Fire’s colossal Half Japanese series began in 2013 with the Record Store Day exclusive of ‘Half Gentleman/Not Beasts’, a collection of the Fair brothers earliest home recordings, originally released as a homemade three LP box set. These stretch their DIY, lo-fi ethos to the limits featuring sound experiments cobbled together from guitar noise, electronics and odd effects, whilst throwing in some barely recognizable covers (such as tracks by The Temptations, Buddy Holly and Bob Dylan).this set contains the records in their original form, plus original artwork from Jad Fair.
Over the years ‘Half Gentlemen/Not Beasts’ became something of a cult legend, partly helped by it’s scarcity and foreshadowed much of the lo-fi movement of early 90s indie rock. In 1995, Rolling Stone Magazine chose the Half Japanese album ‘Half Gentlemen / Not Beasts’ as one of the top 100 most influential Alternative albums and Spin Magazine’s Alternative Record Guide states; “Half Japanese assumed it was the greatest Rock and Roll band on the planet. It was often right.”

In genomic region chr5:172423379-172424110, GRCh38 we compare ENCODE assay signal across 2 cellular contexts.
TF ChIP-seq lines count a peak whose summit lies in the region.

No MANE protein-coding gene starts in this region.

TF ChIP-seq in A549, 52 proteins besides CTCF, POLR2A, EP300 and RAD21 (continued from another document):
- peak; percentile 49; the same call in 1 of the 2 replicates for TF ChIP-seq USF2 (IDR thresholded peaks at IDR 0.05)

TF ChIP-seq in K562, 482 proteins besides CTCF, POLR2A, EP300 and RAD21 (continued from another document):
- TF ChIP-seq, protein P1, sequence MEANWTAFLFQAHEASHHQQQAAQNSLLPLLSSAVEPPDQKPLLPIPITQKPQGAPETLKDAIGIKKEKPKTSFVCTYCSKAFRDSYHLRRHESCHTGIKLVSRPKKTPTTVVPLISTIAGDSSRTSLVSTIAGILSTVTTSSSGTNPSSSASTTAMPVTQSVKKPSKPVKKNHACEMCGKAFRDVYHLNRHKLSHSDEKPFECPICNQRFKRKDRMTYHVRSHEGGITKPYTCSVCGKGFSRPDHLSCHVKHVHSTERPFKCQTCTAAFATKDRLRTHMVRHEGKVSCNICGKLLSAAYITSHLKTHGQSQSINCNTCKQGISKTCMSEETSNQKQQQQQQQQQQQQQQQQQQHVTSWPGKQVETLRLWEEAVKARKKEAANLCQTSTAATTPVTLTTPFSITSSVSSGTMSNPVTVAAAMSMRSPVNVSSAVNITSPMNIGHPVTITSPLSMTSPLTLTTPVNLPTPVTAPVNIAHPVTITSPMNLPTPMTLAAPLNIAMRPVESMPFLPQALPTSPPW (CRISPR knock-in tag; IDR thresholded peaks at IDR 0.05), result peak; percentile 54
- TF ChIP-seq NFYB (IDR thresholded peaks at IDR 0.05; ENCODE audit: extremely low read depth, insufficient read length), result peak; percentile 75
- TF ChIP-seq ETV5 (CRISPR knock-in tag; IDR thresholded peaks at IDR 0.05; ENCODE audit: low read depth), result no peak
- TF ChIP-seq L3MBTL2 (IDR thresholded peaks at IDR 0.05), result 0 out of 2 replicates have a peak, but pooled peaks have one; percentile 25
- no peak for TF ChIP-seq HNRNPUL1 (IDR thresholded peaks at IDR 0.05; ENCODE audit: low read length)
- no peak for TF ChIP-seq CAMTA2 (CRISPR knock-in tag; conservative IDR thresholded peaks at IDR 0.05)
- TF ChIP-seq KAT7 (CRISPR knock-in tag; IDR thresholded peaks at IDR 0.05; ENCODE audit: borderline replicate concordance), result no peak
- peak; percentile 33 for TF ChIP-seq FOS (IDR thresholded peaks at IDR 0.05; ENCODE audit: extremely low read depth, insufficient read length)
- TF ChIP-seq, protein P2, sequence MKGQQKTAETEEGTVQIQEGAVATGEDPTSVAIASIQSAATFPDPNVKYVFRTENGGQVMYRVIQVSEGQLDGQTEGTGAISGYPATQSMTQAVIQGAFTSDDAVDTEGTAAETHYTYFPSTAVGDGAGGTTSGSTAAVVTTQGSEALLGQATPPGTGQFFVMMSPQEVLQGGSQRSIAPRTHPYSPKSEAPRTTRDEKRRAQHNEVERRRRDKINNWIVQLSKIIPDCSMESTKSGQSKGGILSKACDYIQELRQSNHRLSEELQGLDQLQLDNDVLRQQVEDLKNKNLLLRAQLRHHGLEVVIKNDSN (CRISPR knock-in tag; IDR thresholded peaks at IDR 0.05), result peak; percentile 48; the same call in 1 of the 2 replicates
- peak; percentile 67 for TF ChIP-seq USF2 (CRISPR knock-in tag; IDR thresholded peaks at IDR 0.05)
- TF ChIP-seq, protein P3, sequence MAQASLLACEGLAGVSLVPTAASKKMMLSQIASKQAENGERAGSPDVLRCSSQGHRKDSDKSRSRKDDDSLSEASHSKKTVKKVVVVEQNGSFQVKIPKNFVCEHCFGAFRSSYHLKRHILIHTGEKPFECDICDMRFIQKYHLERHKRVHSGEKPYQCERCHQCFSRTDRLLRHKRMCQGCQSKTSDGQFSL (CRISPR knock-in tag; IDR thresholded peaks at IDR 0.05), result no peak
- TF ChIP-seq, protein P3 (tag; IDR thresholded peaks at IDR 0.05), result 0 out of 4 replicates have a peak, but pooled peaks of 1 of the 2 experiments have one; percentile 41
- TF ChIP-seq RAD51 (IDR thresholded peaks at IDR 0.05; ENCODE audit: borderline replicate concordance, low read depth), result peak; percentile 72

Next came ‘Half Japanese Vol.1 1981-1985’ including ‘Loud’, ‘Our Solar System’ and ‘Sing No Evil’. Volume 2 collectively brought together recordings from 1987-89, starting with 1987’s brilliant ‘Music To Strip By’ before the non-stop rock and roll blast of 1988’s ‘Charmed Life’ blazes into the mix of flat out fun and experimentalism that is 1989’s ‘The Band Who Would Be King’. Volume 3 encompassed ‘We Are They Who Ache With Amorous Love’, ‘Fire In The Sky’ and ‘Hot’.
The final volume of the four-part Half Japanese box set series “Volume 4: 1997-2001” – includes albums “Bone Head”, “Heaven Sent” and “Hello”. Showcasing a range of experimental pop smarts and noisy punk bite, these albums see the band surrounding Jad Fair’s musings on subjects from hopeless monsters to hopeless romantics with everything from sharp melodies to 64 minute work outs, with a Primal Scream cover thrown in there for good measure.
“This should lay to rest any questions about the importance of Half Japanese. Without them, we wouldn’t have the primitive pop of Beat Happening nor the id-bearing beauty of Daniel Johnston.”Paste Magazine